- "A great occasion in those days was the Royal Review held on the sands of St Aubin's Bay on the sovereign's birthday. The regular troops and the Militia paraded before the Lieut-Governor and everybody went to see it. It was a general holiday. Another happy memory is the church parade when the whole garrison marched from Fort Regent to St James's, the garrison church) with the band leading. After the service, the officers and non-commissioned officers entertained their friends in the barrack square. Elizabeth Castle had its own chaplain and the services were held in the upper room where the waxworks now are and which was then the chapel. Also, there were English troops at St Peter's Barracks.
- "The reorganisation of the Militia which I have already mentioned was carried out at the behest of the War Office who also required it to go under canvas every year. These proposals were not at all welcome in our ruling circles. The States were unwilling to comply and a great controversy arose. The point was reached where the British government said that unless reasonable changes were made the regular forces would be withdrawn from the island. In those days that would have resulted in serious economic difficulties for the island, as well as having sad consequences for its social life, including the loss of matrimonial chances for eligible daughters! The States, therefore, accepted the inevitable and the militia was duly reorganised and subsequently rendered very distinguished service.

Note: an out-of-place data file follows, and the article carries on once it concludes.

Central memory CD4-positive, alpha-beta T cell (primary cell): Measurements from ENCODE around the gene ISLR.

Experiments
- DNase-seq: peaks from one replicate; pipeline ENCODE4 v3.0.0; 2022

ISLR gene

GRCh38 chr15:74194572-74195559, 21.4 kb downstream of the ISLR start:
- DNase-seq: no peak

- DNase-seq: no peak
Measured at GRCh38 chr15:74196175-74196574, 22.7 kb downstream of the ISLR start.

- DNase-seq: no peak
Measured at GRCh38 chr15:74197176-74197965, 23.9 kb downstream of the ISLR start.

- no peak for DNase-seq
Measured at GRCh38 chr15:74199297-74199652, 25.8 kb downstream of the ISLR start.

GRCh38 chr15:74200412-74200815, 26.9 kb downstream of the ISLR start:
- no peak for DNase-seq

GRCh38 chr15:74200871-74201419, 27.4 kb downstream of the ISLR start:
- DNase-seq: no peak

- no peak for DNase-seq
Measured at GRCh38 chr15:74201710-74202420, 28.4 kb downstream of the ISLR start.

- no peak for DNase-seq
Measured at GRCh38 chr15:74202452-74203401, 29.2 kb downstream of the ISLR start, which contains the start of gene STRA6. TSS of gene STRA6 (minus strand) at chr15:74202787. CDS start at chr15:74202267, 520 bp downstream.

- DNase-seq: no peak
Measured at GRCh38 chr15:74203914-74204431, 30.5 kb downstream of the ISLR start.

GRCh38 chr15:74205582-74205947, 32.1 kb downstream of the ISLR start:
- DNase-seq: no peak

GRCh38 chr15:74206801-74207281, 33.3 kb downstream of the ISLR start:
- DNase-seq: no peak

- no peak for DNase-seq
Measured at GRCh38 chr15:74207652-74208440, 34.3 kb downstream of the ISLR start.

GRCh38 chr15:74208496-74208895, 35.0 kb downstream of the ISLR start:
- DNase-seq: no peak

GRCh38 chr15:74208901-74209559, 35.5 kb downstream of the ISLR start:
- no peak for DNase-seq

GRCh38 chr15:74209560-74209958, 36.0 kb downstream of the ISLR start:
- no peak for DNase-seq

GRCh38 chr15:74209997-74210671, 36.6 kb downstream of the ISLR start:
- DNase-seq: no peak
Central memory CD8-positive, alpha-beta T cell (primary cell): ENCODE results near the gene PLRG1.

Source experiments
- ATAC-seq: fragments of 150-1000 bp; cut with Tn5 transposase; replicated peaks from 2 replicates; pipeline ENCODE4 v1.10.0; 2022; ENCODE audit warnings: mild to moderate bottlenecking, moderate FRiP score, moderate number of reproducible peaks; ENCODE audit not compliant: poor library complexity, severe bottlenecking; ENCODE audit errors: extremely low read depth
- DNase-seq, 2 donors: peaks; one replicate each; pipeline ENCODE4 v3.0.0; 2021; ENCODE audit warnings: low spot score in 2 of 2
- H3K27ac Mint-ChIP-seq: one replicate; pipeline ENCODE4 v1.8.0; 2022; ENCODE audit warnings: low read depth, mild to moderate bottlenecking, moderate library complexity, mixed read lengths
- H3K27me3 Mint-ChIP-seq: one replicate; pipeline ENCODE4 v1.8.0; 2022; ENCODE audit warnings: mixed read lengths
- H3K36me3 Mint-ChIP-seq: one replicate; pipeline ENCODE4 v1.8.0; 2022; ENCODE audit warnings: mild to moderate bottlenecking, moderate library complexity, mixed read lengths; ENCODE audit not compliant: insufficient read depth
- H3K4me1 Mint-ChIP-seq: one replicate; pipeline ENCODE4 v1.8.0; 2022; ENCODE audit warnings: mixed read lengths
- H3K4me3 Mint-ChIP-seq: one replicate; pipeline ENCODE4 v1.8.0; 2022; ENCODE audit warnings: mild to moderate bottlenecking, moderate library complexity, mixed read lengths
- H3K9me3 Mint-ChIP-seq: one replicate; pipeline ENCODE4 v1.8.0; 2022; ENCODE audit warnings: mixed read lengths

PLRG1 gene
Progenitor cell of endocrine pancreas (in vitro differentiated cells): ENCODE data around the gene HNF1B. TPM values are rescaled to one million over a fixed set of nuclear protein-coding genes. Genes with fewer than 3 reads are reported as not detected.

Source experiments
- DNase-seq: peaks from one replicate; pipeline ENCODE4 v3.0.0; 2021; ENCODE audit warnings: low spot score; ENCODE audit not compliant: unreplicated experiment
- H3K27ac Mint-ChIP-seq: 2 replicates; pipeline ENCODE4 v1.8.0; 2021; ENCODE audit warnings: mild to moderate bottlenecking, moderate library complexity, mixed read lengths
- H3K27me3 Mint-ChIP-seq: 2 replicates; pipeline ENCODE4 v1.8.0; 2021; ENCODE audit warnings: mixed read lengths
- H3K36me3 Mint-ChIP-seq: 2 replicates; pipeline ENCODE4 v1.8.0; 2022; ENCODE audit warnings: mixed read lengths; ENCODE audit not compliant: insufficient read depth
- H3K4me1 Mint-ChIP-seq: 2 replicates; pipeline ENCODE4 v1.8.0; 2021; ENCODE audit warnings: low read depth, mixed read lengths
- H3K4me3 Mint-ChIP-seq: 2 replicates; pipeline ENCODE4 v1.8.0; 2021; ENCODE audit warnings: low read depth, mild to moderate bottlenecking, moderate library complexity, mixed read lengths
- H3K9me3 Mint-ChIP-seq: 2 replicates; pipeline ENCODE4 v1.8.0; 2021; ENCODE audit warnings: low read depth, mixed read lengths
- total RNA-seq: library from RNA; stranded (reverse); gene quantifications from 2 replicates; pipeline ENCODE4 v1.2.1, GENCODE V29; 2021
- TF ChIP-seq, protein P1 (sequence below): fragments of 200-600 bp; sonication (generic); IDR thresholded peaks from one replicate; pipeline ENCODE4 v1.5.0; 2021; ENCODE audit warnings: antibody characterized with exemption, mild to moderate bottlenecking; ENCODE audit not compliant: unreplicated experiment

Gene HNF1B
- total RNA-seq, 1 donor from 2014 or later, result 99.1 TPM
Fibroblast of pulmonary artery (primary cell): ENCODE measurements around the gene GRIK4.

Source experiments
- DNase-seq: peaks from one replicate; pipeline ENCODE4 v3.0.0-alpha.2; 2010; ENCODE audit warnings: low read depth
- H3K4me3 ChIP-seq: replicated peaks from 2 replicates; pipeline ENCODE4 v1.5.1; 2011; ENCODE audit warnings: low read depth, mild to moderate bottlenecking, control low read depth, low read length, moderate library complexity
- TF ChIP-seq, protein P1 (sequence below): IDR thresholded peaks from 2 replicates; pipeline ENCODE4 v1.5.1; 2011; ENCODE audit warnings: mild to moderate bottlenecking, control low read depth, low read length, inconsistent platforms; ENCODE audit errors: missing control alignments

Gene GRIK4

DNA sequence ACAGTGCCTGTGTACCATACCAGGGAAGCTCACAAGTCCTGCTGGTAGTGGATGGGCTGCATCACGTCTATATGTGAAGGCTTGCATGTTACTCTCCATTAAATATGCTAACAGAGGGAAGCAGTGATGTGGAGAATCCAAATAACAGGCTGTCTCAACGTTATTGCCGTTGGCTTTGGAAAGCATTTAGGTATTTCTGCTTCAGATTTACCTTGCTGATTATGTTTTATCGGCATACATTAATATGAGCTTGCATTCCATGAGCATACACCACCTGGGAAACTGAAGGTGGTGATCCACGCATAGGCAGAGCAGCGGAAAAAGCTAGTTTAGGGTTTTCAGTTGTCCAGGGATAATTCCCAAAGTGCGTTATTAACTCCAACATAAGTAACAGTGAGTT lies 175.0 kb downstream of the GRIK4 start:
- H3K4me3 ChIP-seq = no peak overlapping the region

- "At the turn of the century we still had some of the Royal Navy stationed here, namely a fishery protection vessel at Gorey. I recall the Dasher, the Raven and the Albacore. They were painted white and had a brass funnel. They rarely went to sea. And, of course, we had the two railways, one to the Corbiere and one to Gorey. The train from St Helier that connected with the boat service to Carteret was the Royal Mail train and flew the Mail flag; and Mr Dobin's horse carts took the luggage from the train to the boat at the end of Gorey Pier. If on arrival at Carteret your host was Madame Escoffier, who kept the Hotel de la Mer, then you would get a meal worthy of the great Escoffier himself.